Simple Authentication and Security Layer

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Simple Authentication and Security Layer (SASL) is a framework for authentication and data security in Internet protocols. It decouples authentication mechanisms from application protocols, in theory allowing any authentication mechanism supported by SASL to be used in any application protocol that uses SASL. Authentication mechanisms can also support proxy authorization, a facility allowing one user to assume the identity of another. Authentication mechanisms can also provide a data security layer offering data integrity and data confidentiality services. DIGEST-MD5 is an example of mechanisms which can provide a data security layer. Application protocols that support SASL typically also support Transport Layer Security (TLS) to complement the services offered by SASL.

SASL was originally specified in RFC 2222, authored by John Meyers while at Carnegie Mellon University. That document was made obsolete by RFC 4422, edited by Alexey Melnikov and Kurt Zeilenga.

SASL is an IETF Standard Track protocol, presently a Proposed Standard.

Contents

SASL Mechanisms

A SASL mechanism is modelled as a series of challenges and responses. Defined SASL mechanisms [1] include:

  • "EXTERNAL", where authentication is implicit in the context (e.g., for protocols already using IPsec or TLS)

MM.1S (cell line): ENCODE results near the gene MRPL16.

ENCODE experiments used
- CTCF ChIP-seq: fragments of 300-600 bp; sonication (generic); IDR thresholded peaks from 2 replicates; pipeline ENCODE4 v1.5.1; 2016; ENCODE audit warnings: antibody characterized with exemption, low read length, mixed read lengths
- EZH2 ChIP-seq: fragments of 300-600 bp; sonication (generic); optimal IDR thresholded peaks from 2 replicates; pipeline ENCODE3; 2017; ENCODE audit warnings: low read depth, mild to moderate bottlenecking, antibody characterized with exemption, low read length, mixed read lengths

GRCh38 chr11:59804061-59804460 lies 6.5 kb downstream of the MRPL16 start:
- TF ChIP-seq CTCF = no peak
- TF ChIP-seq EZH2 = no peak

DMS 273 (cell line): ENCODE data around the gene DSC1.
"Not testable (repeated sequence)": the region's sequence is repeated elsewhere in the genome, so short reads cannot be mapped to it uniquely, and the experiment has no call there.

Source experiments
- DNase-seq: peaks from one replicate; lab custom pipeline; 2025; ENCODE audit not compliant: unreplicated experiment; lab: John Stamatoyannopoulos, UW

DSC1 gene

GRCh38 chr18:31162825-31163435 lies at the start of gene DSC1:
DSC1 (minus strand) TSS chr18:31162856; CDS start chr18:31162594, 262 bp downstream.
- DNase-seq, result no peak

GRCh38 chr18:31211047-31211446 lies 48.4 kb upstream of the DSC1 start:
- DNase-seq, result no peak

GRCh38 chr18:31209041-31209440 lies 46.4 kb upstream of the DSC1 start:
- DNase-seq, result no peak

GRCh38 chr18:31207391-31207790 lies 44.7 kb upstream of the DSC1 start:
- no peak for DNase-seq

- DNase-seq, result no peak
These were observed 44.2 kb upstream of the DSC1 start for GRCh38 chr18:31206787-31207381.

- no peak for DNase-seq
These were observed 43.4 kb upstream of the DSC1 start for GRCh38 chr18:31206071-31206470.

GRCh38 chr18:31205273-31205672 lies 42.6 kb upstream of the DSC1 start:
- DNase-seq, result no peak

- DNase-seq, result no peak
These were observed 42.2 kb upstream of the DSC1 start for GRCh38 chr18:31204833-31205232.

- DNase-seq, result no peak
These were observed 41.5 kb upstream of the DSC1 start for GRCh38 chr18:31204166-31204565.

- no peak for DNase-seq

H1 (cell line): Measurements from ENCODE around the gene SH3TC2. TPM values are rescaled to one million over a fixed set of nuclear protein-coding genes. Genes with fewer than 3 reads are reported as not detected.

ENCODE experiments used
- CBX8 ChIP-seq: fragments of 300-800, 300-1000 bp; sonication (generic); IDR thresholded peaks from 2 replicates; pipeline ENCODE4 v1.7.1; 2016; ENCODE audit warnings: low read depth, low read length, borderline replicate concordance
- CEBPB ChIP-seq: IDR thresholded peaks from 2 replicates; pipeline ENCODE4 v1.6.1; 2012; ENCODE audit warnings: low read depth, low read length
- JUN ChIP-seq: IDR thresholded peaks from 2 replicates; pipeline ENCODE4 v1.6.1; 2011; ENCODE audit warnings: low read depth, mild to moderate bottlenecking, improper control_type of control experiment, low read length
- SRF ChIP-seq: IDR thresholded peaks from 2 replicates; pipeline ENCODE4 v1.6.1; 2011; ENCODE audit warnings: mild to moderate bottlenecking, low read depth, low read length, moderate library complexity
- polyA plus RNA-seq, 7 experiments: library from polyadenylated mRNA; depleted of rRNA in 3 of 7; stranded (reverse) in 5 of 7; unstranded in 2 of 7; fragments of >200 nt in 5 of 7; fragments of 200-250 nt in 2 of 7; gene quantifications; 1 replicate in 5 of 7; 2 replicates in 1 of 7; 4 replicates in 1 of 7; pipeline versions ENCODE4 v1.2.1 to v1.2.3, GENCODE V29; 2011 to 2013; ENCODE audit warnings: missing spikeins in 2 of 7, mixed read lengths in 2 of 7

• "ANONYMOUS", for unauthenticated guest access
  • "PLAIN", a simple cleartext password mechanism. PLAIN obsoleted the LOGIN mechanism.
  • "OTP", a one-time password mechanism. OTP obsoleted the SKEY Mechanism.
  • "SKEY", an S/KEY mechanism.
  • "CRAM-MD5", a simple challenge-response scheme based on HMAC-MD5.
  • "DIGEST-MD5", HTTP Digest compatible challenge-response scheme based upon MD5. DIGEST-MD5 offers a data security layer.
  • "NTLM", an NT LAN Manager authentication mechanism.
  • "GSSAPI", for Kerberos V5 authentication via the GSSAPI. GSSAPI offers a data security layer.

A family of SASL mechanisms is planned to support arbitrary GSSAPI mechanisms.

SASL-aware Application Protocols

Application protocols define their representation of SASL exchanges with a profile. A protocol has a service name such as "ldap" in a registry shared with GSSAPI and Kerberos [2]. Protocols currently supporting SASL include BEEP, IMAP, LDAP, POP, SMTP, IMSP, ACAP. and XMPP.

See Also

External links